Research Methods

Both research methods are being undertaken at the Rayrigg Meadow and Millerground bathing sites (during daylight hours) across the season (September 2022 – September 2023). Please read a summary of the methods below. You can be involved in just one, or both methods.  

Taylor (the researcher) will be briefly observing user interactions with the lake, alongside recording water/weather conditions, and making general descriptive written reflections, later analysing the notes at home afterwards. Taylor will often be swimming and video recording his experiences with a GoPro and static camera (on the jetty), but he will not be directly recording user activity.

If you consent, there may opportunities to share audio recorded conversations on-land about your experiences/thoughts at the lake. Your responses will be anonymised with a pseudonym (chosen by you), yet participation is entirely voluntary. To organise this recorded conversation, you will need to read the Participant Information Sheet below and then get in touch with Taylor.

If you have experience of OWS and you are interested in taking part, please read the Participant Information Sheet * below and get in touch.

The interviews will take a maximum of 1-hour, recording before, during, and after our swim, inviting open-ended questions about our motivations, what we notice about ourselves and around us, including access, water quality, weather conditions, kit, and anything else we wish to share. There is the option of recording the interview via a GoPro and static camera.

OWS carries some immediate physical risks when exposed to fluctuating temperatures, water quality, weather, and environmental conditions. There will be continuous dialogue before, during, and after the swim, but you are responsible for your own swim safety. The use of tow floats during the interview will be mandatory (Taylor has a spare), but you can choose whatever swim kit you feel most comfortable using. Your responses will be anonymised with a pseudonym (chosen by you), and Taylor will be later analysing the recordings at home.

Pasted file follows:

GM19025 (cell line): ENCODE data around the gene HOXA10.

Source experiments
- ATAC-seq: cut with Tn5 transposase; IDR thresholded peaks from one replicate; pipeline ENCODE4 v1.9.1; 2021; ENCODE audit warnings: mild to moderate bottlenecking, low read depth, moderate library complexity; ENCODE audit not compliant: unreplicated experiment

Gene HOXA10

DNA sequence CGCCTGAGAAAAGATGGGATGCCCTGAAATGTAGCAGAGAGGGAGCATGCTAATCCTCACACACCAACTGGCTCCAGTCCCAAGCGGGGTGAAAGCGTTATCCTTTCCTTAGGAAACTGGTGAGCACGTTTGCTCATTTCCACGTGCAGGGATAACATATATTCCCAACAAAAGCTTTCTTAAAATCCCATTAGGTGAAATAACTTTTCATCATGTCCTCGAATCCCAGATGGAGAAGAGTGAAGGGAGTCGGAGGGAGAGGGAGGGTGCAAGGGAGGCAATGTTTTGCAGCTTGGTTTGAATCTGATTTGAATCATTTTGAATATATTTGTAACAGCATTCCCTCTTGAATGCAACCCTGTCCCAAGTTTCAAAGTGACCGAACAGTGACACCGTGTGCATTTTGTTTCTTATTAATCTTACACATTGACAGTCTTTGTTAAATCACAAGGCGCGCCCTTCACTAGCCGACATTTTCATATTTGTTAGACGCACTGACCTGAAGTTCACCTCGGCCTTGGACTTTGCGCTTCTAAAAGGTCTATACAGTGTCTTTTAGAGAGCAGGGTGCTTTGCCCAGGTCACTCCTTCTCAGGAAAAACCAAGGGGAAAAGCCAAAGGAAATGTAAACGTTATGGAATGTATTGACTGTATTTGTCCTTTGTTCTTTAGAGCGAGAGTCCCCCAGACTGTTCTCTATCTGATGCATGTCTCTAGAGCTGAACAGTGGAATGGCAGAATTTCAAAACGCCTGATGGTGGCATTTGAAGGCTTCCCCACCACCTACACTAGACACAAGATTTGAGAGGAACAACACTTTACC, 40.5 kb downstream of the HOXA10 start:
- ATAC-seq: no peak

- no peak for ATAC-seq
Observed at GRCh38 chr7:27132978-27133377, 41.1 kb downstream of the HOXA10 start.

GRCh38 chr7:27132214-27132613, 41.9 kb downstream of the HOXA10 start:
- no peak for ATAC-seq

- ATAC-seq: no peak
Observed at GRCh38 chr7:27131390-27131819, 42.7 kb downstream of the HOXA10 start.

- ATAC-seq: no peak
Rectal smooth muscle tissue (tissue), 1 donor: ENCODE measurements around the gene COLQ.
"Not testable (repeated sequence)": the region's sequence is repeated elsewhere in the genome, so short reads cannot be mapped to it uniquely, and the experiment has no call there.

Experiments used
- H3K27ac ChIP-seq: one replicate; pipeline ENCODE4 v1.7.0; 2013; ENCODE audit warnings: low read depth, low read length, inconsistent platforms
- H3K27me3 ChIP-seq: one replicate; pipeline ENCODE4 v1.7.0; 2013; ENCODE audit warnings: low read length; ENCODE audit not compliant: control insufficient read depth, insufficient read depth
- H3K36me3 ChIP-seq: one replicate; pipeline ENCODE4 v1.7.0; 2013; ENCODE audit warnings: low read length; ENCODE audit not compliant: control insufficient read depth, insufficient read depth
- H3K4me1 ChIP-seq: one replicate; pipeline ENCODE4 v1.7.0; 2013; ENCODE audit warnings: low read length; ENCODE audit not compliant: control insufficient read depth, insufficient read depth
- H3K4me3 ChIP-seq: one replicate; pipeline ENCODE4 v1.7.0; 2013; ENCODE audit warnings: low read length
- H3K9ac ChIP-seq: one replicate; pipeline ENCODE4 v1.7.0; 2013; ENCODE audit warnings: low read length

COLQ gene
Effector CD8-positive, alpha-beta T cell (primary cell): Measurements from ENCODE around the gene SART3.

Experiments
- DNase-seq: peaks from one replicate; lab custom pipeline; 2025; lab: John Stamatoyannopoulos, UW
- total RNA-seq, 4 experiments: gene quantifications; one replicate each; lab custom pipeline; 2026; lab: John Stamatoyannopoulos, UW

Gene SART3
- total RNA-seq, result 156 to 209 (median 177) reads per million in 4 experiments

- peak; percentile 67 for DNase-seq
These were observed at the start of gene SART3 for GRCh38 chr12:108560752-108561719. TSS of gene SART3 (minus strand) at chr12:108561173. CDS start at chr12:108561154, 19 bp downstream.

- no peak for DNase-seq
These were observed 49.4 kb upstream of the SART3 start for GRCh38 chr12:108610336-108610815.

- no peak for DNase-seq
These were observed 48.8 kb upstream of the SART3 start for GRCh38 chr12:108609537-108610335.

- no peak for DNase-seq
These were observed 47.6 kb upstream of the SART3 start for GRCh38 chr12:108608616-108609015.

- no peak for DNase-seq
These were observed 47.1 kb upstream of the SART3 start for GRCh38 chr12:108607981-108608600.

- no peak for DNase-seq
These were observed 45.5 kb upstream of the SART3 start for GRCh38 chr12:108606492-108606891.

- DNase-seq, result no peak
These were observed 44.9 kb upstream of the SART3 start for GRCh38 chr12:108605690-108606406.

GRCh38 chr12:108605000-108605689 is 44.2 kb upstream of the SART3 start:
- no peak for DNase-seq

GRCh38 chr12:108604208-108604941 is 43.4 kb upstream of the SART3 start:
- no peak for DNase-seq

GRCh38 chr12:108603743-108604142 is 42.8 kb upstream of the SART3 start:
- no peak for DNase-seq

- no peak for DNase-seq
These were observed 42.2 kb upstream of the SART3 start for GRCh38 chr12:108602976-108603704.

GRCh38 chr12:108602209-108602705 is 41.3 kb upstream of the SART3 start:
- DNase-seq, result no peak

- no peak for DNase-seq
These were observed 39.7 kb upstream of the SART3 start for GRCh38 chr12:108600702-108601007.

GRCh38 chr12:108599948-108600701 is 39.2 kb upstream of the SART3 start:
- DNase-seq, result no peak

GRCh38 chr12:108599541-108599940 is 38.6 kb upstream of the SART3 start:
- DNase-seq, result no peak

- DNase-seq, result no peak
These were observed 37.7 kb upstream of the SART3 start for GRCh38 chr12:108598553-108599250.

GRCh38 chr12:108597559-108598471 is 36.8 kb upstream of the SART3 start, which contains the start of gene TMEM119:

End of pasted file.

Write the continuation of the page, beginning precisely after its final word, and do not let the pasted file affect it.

* A Consent Form alongside a Demographics and OWS Experience Survey will also need to completed/sent via email or in-person at the lake prior to the swimalong interview. Taylor will organise this with you.

Open Water Swimming Kit
Toxic Blue Green Algae Windermere
taylor butler-eldridge
Dry Robe

Participant Information

If you wish to take part in a recorded conversation (on-land) or swimalong interview, please download/read the Participant Information Sheet below and then get in touch. You can be involved in just one, or both methods. Taylor will also have spare participation forms at the lake.

Participant Information Sheet

Research Findings

Anonymous quotations from the recorded interviews or conversations may be used for Taylor’s PhD Thesis, alongside future academic publications and teaching material within health geographies, psychogeographies, and other transdisciplinary OWS research.

The research also aims to encourage broader public engagement with existing (and potential) communities invested in OWS and environmental health at Windermere through a series of creative and collaborative outputs featured on this research website … so, watch this space!

No identifiable audio-video footage from your recorded interview or conversation will be published, yet the environmental context e.g. showing weather conditions may be re-layered into a feature video on this research website. All participants will be assigned pseudonyms (chosen by you), and no other person aside from Taylor will be able to identify individuals. All statements/observations made will be anonymised. All data collection and storage will comply with GDPR regulations, and you are free to withdraw from the research at any time without needing to give a reason and without any repercussions. For more information, please read the Participant Information Sheet above, or get in touch if you have further queries.

Supported By

University of Exeter Faculty of Environment, Science and Economy

This research has also been reviewed and approved by The Geography Research Ethics Committee at the University of Exeter.

For information about the research background, aims, and principles, please click the button below.

Care-full swimming

Open-water swimming can be risky. So let’s take care of ourselves, our communities, and our shared environments.